gerald, Pye, Anstey, Boscawen, and Archd. Nares; manuscript letter of Mr. Boscawen's inserted.” The poem was finally published in 2 vols. 8vo. 1801. A few years after he produced, in conjunction with Mr. Cumberland, “ The Exodiad.” His play of “Riches, or the Wife and Brother,” founded on Massinger's “City Madam,” and acted at the Lyceum Theatre by the Drury Lane Company, was published in 8vo. 1810; and to him has been ascribed the Comic Opera of “Tricks upon Travellers,” never printed. The Romance of “The Dragon Knight" was undoubtedly his. Sir James the third time entered the matrimonial state, by marrying, Sept. 8, 1812, Lady Margaret, daughter of James, fifth Earl of Balcarras, and relict of Alexander Fordyce, N Esq. By her, who also died before him, December 1, 1814, he had no issue. M. Le Vaillant.—M. Le Vaillant was born at Samaraibo, in Dutch Guyana. His taste for natural history manifested itself from early infancy. His voyages to the Cape of Good Hope, and his travels in the interior of Africa and America, added greatly to the stock of knowledge in natural history, and proved his indefatigable zeal in the interests of science: to him naturalists owe the discovery of many species heretofore unknown, or imperfectly described. The garden of plants, and the cabinet of natural history, at Paris, were enriched with his collections, including the giraffa, or camelopardelis, eighteen feet high, a great variety of parrots, and birds of paradise. He left in literature his “Two Voyages to the Cape of Good Hope,” and “The Natural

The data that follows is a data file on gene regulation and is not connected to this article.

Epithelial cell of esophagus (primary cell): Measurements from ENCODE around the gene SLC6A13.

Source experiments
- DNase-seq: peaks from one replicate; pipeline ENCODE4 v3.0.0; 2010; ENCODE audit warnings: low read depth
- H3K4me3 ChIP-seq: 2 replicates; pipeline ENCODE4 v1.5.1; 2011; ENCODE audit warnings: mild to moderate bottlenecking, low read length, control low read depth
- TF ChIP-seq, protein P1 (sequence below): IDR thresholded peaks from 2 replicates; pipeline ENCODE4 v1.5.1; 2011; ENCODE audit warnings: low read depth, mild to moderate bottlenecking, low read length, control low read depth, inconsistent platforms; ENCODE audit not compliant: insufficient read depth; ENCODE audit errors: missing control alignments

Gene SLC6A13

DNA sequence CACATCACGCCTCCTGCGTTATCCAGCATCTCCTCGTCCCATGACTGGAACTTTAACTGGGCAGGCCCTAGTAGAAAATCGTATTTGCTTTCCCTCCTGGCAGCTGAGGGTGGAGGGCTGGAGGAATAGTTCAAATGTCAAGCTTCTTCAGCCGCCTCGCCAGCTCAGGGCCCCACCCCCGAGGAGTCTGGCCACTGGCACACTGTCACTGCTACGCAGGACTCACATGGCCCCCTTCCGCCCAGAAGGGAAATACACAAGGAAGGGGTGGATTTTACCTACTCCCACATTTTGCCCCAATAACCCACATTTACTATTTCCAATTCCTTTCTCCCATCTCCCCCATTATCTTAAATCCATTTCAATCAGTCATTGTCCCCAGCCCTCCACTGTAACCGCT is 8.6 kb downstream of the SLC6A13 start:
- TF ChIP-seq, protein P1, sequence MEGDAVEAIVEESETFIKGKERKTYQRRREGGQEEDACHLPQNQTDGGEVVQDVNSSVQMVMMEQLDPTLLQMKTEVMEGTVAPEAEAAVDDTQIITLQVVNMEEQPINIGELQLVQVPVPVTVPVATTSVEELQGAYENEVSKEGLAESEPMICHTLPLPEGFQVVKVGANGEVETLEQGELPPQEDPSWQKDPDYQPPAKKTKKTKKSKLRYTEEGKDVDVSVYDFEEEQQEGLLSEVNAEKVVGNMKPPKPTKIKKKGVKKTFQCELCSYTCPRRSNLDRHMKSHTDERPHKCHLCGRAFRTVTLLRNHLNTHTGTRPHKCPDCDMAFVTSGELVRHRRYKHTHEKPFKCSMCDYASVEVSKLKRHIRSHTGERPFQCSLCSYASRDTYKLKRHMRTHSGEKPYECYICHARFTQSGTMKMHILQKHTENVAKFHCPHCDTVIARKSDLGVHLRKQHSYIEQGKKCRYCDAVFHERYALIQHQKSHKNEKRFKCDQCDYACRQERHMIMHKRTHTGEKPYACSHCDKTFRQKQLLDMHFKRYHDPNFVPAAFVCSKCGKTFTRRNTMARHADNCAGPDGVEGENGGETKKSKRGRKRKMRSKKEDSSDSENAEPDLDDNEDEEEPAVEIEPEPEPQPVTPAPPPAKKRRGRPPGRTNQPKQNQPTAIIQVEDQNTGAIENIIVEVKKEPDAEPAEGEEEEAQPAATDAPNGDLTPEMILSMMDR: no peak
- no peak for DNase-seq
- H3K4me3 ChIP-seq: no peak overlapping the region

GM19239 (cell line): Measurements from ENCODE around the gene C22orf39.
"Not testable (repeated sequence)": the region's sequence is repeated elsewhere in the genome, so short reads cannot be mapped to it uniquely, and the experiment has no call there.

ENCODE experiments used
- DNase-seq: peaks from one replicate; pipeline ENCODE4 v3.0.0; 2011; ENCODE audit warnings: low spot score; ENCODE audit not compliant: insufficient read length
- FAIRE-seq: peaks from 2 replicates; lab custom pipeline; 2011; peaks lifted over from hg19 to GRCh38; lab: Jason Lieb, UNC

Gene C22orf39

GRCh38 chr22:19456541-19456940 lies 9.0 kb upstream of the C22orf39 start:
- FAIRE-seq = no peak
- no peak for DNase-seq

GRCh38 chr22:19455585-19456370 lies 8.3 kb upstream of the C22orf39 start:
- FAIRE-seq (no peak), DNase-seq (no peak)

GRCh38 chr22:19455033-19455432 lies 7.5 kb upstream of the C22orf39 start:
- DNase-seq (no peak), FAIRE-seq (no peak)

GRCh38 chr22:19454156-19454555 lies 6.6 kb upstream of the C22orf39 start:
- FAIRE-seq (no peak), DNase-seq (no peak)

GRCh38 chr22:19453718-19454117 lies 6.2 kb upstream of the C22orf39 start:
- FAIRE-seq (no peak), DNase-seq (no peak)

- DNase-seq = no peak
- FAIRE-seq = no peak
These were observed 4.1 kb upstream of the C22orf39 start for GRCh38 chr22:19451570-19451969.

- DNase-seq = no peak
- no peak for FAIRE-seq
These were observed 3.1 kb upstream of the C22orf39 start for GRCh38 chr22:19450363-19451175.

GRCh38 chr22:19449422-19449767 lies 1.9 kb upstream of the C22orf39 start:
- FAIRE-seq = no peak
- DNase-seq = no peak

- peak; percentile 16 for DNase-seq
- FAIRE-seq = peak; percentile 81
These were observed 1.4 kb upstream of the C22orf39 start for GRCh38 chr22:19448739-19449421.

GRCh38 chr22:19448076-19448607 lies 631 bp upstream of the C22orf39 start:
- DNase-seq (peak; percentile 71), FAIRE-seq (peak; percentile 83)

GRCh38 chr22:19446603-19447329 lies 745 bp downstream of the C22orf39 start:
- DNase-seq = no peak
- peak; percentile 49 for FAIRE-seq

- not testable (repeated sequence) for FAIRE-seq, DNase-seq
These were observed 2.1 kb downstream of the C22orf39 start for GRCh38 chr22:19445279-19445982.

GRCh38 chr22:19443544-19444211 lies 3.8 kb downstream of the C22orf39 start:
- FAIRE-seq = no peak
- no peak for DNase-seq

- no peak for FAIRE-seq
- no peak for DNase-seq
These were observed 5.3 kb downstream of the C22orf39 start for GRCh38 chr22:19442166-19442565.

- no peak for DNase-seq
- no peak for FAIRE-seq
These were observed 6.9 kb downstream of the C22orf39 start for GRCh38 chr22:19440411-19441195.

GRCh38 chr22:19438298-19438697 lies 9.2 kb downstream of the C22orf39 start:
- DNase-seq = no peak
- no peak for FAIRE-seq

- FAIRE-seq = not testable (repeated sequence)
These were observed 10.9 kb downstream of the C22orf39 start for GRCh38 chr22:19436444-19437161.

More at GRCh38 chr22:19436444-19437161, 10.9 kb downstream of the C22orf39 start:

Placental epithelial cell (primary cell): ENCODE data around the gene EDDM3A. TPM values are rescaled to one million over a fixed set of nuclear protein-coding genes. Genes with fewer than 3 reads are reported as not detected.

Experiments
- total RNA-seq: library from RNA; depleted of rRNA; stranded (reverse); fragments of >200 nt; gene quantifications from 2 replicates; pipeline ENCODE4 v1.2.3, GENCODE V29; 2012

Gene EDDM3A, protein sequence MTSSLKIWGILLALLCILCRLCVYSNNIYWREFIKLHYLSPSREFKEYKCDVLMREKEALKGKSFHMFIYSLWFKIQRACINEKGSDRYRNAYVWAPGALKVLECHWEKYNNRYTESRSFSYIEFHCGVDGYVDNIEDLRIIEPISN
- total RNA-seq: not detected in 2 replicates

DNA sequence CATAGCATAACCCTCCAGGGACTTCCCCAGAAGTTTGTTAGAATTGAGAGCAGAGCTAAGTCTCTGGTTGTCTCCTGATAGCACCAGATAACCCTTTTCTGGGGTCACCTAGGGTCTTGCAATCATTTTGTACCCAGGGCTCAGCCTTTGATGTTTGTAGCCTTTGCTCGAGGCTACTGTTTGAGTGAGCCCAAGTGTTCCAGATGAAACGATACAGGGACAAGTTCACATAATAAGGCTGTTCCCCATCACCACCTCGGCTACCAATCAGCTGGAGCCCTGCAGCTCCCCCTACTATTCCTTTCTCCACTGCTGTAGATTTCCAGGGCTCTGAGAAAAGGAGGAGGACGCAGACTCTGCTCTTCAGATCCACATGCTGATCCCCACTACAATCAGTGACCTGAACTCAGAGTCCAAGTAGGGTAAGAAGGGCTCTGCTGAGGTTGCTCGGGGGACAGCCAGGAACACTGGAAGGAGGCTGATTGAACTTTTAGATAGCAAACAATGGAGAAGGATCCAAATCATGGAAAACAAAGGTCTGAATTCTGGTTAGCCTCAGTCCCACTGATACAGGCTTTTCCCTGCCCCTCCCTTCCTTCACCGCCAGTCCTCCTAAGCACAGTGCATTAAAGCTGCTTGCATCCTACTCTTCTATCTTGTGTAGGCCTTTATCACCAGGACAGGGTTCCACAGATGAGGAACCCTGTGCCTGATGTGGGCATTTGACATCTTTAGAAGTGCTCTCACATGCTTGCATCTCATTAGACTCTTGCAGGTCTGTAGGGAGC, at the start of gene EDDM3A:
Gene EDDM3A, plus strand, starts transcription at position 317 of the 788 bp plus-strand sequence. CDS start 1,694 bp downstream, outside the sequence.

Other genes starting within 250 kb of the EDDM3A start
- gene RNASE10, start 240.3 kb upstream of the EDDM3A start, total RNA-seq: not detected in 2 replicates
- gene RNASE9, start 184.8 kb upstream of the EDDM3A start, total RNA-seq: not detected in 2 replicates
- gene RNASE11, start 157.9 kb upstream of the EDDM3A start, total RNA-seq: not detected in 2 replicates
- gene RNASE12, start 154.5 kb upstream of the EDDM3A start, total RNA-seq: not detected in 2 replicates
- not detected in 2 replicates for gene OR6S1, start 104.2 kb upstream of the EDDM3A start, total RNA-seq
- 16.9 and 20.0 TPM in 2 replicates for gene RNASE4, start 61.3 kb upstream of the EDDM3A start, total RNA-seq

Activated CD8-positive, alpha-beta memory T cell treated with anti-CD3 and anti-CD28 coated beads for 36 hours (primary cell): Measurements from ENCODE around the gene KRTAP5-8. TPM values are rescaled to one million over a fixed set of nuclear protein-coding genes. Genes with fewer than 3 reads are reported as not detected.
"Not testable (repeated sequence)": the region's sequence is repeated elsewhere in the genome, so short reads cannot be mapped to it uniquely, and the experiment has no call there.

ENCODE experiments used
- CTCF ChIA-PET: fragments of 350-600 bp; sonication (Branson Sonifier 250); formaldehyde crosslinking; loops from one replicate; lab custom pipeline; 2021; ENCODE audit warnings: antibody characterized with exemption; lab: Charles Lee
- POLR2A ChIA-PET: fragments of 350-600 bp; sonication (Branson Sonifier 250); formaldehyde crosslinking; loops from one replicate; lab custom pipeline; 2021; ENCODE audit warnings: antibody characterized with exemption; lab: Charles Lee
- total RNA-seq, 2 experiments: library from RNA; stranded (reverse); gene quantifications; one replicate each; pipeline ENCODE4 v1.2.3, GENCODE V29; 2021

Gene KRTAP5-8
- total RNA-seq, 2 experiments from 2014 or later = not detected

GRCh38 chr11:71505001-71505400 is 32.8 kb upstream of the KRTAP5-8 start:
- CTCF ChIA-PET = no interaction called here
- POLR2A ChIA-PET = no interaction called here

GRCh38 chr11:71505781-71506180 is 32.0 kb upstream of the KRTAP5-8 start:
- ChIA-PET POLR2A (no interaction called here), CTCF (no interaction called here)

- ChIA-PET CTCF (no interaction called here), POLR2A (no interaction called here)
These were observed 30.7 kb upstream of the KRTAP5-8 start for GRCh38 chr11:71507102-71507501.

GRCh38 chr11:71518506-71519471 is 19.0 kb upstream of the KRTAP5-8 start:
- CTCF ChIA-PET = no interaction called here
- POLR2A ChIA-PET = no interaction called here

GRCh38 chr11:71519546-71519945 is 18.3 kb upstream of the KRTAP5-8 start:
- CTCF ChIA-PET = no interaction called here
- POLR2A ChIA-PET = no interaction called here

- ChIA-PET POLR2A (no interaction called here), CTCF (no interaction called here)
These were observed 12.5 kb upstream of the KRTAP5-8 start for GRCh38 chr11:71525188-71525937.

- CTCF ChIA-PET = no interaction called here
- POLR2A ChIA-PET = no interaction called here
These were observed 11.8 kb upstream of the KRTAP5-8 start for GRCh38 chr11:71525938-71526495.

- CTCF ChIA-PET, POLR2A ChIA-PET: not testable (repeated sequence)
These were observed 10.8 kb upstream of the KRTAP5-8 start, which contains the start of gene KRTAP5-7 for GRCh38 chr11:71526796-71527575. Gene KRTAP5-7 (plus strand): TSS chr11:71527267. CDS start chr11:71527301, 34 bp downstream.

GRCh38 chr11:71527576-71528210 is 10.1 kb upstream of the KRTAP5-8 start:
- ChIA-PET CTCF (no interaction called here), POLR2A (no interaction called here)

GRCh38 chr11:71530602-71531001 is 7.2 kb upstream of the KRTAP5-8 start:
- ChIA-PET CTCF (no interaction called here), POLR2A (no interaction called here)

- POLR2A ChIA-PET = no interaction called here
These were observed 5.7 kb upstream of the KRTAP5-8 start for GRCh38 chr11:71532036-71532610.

tural History of African and American Birds, Birds of Paradise, and Parrots.” He died at Sazanne at an advanced age. Wenvitzer, the actor.—He died at obscure lodgings in Wild-passage, Drury-lane, under circumstances of pecuniary distress. He died indebted to his landlady 14t., the payment of which she never urged during his illness; but after death, hearing that he had relations, she determined on having her money, or at least the value of it. A handsome coffin was provided, in which the remains of the unfortunate actor were deposited, and every arrangement made for the funeral, when the landlady made her demand, and a man was placed in possession. Information was forwarded to one of his relations, and ultimately the body was taken from the coffin and conveyed in a shell to interment. He was a native of London, where he was brought up as a jeweller, which business he exchanged, at an early period, for the honours of an actor's life. Having got some experience in his new professional course, he at length made his debut at Covent Garden Theatre, as Ralph, in the opera of “The Maid of the Mill,” which character he sustained for the benefit of his sister, who, about the year 1785, was held in some estimation both as an actress and singer. Wewitzer's exertions were crowned with success, and indicated so much promise of utility in his profession, that he was engaged by the house, where he soon distinguished himself in the representation of Jews and Frenchmen. He next repaired to Dublin for a short time, under the management of Ryder, and on his